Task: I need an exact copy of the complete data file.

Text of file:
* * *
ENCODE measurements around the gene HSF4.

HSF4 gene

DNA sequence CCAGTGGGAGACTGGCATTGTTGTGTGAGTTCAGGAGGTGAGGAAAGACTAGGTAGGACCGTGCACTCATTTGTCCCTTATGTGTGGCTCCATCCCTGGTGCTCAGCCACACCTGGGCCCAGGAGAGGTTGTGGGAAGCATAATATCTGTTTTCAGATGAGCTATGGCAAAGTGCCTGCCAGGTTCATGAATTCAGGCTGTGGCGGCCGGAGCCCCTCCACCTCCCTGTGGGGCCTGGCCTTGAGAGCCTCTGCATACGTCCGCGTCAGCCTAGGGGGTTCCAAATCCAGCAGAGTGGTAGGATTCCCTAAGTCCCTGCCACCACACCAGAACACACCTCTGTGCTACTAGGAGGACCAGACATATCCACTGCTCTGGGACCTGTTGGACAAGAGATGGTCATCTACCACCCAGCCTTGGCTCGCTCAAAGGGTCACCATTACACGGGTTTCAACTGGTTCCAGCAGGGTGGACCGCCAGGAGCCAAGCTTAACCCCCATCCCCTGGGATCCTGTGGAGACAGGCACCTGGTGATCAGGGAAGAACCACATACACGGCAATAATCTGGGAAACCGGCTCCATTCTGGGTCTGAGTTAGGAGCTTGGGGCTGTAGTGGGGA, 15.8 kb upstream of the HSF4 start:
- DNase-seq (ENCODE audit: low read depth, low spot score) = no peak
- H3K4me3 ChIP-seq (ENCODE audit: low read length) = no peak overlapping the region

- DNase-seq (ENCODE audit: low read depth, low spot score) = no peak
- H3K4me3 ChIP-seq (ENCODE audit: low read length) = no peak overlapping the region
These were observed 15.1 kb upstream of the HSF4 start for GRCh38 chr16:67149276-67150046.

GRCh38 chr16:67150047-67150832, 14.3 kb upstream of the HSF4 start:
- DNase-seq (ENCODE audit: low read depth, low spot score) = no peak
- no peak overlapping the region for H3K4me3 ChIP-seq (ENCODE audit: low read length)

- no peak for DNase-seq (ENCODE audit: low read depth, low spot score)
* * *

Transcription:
ENCODE measurements around the gene HSF4.

HSF4 gene

DNA sequence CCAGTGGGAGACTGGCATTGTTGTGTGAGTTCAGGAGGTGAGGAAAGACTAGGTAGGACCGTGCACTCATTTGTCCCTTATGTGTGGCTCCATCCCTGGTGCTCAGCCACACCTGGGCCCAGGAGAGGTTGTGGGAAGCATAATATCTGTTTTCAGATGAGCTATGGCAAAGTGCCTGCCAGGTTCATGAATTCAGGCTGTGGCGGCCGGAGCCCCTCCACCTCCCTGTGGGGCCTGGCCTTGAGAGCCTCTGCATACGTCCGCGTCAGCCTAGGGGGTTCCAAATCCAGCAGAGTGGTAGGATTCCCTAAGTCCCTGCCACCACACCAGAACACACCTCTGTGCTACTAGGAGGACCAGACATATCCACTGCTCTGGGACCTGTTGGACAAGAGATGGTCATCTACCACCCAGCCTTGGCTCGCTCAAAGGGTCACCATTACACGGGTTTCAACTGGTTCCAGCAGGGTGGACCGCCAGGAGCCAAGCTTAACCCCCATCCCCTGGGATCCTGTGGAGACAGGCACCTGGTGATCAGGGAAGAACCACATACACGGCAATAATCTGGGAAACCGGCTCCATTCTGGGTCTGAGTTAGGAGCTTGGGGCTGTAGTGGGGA, 15.8 kb upstream of the HSF4 start:
- DNase-seq (ENCODE audit: low read depth, low spot score) = no peak
- H3K4me3 ChIP-seq (ENCODE audit: low read length) = no peak overlapping the region

- DNase-seq (ENCODE audit: low read depth, low spot score) = no peak
- H3K4me3 ChIP-seq (ENCODE audit: low read length) = no peak overlapping the region
These were observed 15.1 kb upstream of the HSF4 start for GRCh38 chr16:67149276-67150046.

GRCh38 chr16:67150047-67150832, 14.3 kb upstream of the HSF4 start:
- DNase-seq (ENCODE audit: low read depth, low spot score) = no peak
- no peak overlapping the region for H3K4me3 ChIP-seq (ENCODE audit: low read length)

- no peak for DNase-seq (ENCODE audit: low read depth, low spot score)